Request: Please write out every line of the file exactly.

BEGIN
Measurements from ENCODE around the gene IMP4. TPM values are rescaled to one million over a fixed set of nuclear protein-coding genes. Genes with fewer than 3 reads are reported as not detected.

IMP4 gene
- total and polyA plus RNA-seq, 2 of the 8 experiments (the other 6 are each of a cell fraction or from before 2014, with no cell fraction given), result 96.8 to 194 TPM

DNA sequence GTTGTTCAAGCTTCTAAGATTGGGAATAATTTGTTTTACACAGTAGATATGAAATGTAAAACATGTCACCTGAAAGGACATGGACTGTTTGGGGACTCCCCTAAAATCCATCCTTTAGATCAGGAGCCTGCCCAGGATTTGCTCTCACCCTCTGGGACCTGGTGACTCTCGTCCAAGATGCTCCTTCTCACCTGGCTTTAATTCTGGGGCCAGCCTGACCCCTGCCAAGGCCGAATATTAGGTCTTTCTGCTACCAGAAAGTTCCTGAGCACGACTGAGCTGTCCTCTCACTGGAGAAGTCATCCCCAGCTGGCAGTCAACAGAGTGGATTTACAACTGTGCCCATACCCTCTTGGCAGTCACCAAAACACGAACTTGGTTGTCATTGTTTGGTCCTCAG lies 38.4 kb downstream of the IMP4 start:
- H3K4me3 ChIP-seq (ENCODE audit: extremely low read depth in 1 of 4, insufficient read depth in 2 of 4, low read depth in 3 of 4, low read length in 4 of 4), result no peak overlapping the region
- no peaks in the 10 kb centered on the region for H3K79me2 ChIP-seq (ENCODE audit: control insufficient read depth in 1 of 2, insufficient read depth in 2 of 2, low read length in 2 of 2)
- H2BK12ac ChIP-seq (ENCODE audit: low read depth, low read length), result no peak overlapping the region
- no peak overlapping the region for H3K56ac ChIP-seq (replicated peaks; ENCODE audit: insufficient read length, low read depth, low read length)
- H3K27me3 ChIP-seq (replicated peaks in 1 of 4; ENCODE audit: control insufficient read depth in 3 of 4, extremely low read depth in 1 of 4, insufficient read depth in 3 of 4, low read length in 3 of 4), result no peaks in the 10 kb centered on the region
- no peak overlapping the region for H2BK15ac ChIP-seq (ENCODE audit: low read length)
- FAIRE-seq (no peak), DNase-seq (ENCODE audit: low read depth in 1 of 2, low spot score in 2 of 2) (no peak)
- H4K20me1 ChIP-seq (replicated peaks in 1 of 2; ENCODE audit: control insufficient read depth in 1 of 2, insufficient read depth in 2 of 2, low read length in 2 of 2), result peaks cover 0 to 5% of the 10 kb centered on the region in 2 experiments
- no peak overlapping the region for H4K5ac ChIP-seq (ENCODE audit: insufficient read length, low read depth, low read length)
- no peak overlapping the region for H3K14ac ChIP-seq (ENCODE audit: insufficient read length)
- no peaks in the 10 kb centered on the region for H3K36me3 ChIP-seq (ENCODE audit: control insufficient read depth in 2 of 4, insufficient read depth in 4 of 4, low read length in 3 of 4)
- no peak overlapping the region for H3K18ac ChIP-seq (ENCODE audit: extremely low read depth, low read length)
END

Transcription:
Measurements from ENCODE around the gene IMP4. TPM values are rescaled to one million over a fixed set of nuclear protein-coding genes. Genes with fewer than 3 reads are reported as not detected.

IMP4 gene
- total and polyA plus RNA-seq, 2 of the 8 experiments (the other 6 are each of a cell fraction or from before 2014, with no cell fraction given), result 96.8 to 194 TPM

DNA sequence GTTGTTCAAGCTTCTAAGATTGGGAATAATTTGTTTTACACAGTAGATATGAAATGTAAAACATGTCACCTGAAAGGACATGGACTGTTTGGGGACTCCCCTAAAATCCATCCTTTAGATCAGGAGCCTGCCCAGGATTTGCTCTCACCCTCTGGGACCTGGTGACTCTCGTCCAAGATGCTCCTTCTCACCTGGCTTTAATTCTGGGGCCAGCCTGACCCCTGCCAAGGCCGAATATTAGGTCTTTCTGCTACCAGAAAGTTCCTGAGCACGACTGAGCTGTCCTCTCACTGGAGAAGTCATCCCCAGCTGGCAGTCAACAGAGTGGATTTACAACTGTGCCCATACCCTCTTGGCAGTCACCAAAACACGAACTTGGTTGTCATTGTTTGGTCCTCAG lies 38.4 kb downstream of the IMP4 start:
- H3K4me3 ChIP-seq (ENCODE audit: extremely low read depth in 1 of 4, insufficient read depth in 2 of 4, low read depth in 3 of 4, low read length in 4 of 4), result no peak overlapping the region
- no peaks in the 10 kb centered on the region for H3K79me2 ChIP-seq (ENCODE audit: control insufficient read depth in 1 of 2, insufficient read depth in 2 of 2, low read length in 2 of 2)
- H2BK12ac ChIP-seq (ENCODE audit: low read depth, low read length), result no peak overlapping the region
- no peak overlapping the region for H3K56ac ChIP-seq (replicated peaks; ENCODE audit: insufficient read length, low read depth, low read length)
- H3K27me3 ChIP-seq (replicated peaks in 1 of 4; ENCODE audit: control insufficient read depth in 3 of 4, extremely low read depth in 1 of 4, insufficient read depth in 3 of 4, low read length in 3 of 4), result no peaks in the 10 kb centered on the region
- no peak overlapping the region for H2BK15ac ChIP-seq (ENCODE audit: low read length)
- FAIRE-seq (no peak), DNase-seq (ENCODE audit: low read depth in 1 of 2, low spot score in 2 of 2) (no peak)
- H4K20me1 ChIP-seq (replicated peaks in 1 of 2; ENCODE audit: control insufficient read depth in 1 of 2, insufficient read depth in 2 of 2, low read length in 2 of 2), result peaks cover 0 to 5% of the 10 kb centered on the region in 2 experiments
- no peak overlapping the region for H4K5ac ChIP-seq (ENCODE audit: insufficient read length, low read depth, low read length)
- no peak overlapping the region for H3K14ac ChIP-seq (ENCODE audit: insufficient read length)
- no peaks in the 10 kb centered on the region for H3K36me3 ChIP-seq (ENCODE audit: control insufficient read depth in 2 of 4, insufficient read depth in 4 of 4, low read length in 3 of 4)
- no peak overlapping the region for H3K18ac ChIP-seq (ENCODE audit: extremely low read depth, low read length)